SHAH ALAM: Denials by former chief executive of the Selangor Economic Advisory Office Rafizi Ramli that his abrupt resignation had nothing to do with the widening rift in Parti Keadilan Rakyat did not stop talk that he quit because of a split within the party.
More theories have emerged, a day after the PKR strategic director's resignation from the state post, with his supporters going to the extent of asking him not to jump ship by joining Umno.
Among popular theories are that his resignation had something to do with the open war waged by members aligned with Selangor PKR chief Azmin Ali against Selangor menteri besar's political secretary Faekah Husin and also of a possible clash between Rafizi and Menteri Besar Tan Sri Abdul Khalid Ibrahim himself.
The disagreement between Rafizi and Khalid was said to have something to do with the free education pilot project which ended up with Selangor having to admit that it was not yet able to give free education to students in state-run institutions.
At the same time, the timing of Rafizi's departure, two days after Khalid threw his full support behind his political secretary, who is in the centre of an open crisis with Azmin, made the theory that his move was an act of protest against the state administration difficult to dismiss.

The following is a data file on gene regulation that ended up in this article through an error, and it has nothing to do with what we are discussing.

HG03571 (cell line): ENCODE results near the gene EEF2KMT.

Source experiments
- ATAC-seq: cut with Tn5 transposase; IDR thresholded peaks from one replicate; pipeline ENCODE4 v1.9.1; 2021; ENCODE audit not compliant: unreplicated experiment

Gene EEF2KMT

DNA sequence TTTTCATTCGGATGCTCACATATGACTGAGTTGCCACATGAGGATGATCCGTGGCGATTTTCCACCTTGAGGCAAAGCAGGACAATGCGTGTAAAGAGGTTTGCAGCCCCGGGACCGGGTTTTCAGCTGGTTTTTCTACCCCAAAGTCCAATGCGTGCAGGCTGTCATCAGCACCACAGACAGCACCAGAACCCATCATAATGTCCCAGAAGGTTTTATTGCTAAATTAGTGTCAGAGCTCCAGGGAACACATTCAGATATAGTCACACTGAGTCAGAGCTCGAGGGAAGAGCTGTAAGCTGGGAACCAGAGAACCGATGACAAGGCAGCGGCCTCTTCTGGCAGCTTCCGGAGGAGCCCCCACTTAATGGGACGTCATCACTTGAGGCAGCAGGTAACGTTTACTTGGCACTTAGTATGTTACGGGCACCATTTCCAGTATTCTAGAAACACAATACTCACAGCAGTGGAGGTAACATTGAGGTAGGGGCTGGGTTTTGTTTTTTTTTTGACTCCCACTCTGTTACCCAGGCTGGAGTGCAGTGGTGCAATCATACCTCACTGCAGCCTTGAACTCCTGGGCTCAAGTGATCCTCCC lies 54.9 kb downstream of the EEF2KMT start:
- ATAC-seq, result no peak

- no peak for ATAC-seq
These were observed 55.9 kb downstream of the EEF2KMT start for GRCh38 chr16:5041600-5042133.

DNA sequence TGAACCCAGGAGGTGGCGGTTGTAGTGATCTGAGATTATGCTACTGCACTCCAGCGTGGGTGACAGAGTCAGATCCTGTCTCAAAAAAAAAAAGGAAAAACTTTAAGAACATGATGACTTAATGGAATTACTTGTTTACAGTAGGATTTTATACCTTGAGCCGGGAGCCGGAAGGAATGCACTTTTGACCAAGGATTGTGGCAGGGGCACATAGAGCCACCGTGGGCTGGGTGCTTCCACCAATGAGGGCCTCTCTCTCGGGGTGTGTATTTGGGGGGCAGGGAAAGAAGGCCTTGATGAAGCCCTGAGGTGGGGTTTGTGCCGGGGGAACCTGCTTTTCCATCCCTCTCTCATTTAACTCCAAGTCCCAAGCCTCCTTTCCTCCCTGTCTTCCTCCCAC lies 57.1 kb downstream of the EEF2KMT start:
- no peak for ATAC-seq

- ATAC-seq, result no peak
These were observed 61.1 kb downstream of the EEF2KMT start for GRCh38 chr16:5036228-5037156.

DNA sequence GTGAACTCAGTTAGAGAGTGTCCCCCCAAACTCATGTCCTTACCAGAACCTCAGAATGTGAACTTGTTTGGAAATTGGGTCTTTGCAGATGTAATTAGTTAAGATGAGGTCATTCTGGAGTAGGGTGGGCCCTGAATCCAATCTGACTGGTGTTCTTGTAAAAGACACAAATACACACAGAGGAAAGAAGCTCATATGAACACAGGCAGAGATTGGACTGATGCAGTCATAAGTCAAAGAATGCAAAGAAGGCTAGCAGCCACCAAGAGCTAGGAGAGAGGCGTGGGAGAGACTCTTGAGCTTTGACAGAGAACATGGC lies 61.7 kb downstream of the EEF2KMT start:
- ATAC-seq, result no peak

Yesterday, the New Straits Times reported that party sources claimed the power struggle between Azmin and Khalid was not the reason behind Rafizi's resignation, hinting that it could be due to a tiff with his boss, PKR de facto leader Datuk Seri Anwar Ibrahim.
Rafizi's resignation without serving any notice to Menteri Besar Incorporated (MBI), which pays his salary, shocked his colleagues. One of them, researcher Akmar Nasir also tendered his resignation.
Sources in the state government said Akmar resigned because he had nothing left to do after Rafizi left as Anwar was rarely in the office.
Rafizi yesterday maintained via his tweets that he left to concentrate on party work and would never join Umno.
Selangor BN coordinator Datuk Mohd Zin Mohamed, when contacted, said it was now clear that PKR and its allies were facing a critical political crisis.